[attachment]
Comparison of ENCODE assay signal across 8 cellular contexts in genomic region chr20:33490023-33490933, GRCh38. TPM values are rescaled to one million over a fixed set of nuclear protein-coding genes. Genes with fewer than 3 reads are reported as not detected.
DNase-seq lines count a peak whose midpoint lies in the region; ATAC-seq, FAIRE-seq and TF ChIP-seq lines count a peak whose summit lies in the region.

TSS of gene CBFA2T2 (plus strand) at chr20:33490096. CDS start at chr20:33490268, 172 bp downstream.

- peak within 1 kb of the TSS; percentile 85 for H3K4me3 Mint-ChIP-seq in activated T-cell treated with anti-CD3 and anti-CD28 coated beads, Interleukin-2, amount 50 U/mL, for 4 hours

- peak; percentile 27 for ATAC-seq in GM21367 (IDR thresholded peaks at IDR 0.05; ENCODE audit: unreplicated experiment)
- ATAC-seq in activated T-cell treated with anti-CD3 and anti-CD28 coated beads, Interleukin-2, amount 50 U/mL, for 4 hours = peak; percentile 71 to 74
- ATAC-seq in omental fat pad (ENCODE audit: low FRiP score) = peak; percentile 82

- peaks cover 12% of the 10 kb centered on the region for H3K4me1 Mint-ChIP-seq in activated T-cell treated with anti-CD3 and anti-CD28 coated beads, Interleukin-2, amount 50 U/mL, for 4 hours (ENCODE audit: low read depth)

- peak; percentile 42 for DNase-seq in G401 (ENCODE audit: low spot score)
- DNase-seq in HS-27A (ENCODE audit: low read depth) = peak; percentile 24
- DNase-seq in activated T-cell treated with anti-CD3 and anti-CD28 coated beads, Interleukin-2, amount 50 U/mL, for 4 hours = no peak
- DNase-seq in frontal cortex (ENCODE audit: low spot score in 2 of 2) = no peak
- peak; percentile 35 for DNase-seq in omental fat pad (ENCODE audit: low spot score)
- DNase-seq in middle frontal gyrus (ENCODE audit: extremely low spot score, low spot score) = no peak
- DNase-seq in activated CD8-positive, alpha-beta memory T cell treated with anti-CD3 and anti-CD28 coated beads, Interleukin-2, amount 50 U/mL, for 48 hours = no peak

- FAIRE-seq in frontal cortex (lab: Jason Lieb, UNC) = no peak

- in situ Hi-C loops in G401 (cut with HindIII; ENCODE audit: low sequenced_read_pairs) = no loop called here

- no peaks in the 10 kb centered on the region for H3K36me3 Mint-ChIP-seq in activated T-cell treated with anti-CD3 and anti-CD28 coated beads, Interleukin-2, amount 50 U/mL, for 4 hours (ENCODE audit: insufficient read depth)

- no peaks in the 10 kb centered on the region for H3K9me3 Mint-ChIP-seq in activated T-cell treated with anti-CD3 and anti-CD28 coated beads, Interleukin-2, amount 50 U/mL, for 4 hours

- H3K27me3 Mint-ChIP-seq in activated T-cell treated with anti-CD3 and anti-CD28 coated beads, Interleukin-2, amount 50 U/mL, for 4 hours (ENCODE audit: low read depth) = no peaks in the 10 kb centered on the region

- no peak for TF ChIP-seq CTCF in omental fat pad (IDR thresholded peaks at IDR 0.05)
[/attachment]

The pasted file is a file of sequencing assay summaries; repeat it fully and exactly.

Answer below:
Comparison of ENCODE assay signal across 8 cellular contexts in genomic region chr20:33490023-33490933, GRCh38. TPM values are rescaled to one million over a fixed set of nuclear protein-coding genes. Genes with fewer than 3 reads are reported as not detected.
DNase-seq lines count a peak whose midpoint lies in the region; ATAC-seq, FAIRE-seq and TF ChIP-seq lines count a peak whose summit lies in the region.

TSS of gene CBFA2T2 (plus strand) at chr20:33490096. CDS start at chr20:33490268, 172 bp downstream.

- peak within 1 kb of the TSS; percentile 85 for H3K4me3 Mint-ChIP-seq in activated T-cell treated with anti-CD3 and anti-CD28 coated beads, Interleukin-2, amount 50 U/mL, for 4 hours

- peak; percentile 27 for ATAC-seq in GM21367 (IDR thresholded peaks at IDR 0.05; ENCODE audit: unreplicated experiment)
- ATAC-seq in activated T-cell treated with anti-CD3 and anti-CD28 coated beads, Interleukin-2, amount 50 U/mL, for 4 hours = peak; percentile 71 to 74
- ATAC-seq in omental fat pad (ENCODE audit: low FRiP score) = peak; percentile 82

- peaks cover 12% of the 10 kb centered on the region for H3K4me1 Mint-ChIP-seq in activated T-cell treated with anti-CD3 and anti-CD28 coated beads, Interleukin-2, amount 50 U/mL, for 4 hours (ENCODE audit: low read depth)

- peak; percentile 42 for DNase-seq in G401 (ENCODE audit: low spot score)
- DNase-seq in HS-27A (ENCODE audit: low read depth) = peak; percentile 24
- DNase-seq in activated T-cell treated with anti-CD3 and anti-CD28 coated beads, Interleukin-2, amount 50 U/mL, for 4 hours = no peak
- DNase-seq in frontal cortex (ENCODE audit: low spot score in 2 of 2) = no peak
- peak; percentile 35 for DNase-seq in omental fat pad (ENCODE audit: low spot score)
- DNase-seq in middle frontal gyrus (ENCODE audit: extremely low spot score, low spot score) = no peak
- DNase-seq in activated CD8-positive, alpha-beta memory T cell treated with anti-CD3 and anti-CD28 coated beads, Interleukin-2, amount 50 U/mL, for 48 hours = no peak

- FAIRE-seq in frontal cortex (lab: Jason Lieb, UNC) = no peak

- in situ Hi-C loops in G401 (cut with HindIII; ENCODE audit: low sequenced_read_pairs) = no loop called here

- no peaks in the 10 kb centered on the region for H3K36me3 Mint-ChIP-seq in activated T-cell treated with anti-CD3 and anti-CD28 coated beads, Interleukin-2, amount 50 U/mL, for 4 hours (ENCODE audit: insufficient read depth)

- no peaks in the 10 kb centered on the region for H3K9me3 Mint-ChIP-seq in activated T-cell treated with anti-CD3 and anti-CD28 coated beads, Interleukin-2, amount 50 U/mL, for 4 hours

- H3K27me3 Mint-ChIP-seq in activated T-cell treated with anti-CD3 and anti-CD28 coated beads, Interleukin-2, amount 50 U/mL, for 4 hours (ENCODE audit: low read depth) = no peaks in the 10 kb centered on the region

- no peak for TF ChIP-seq CTCF in omental fat pad (IDR thresholded peaks at IDR 0.05)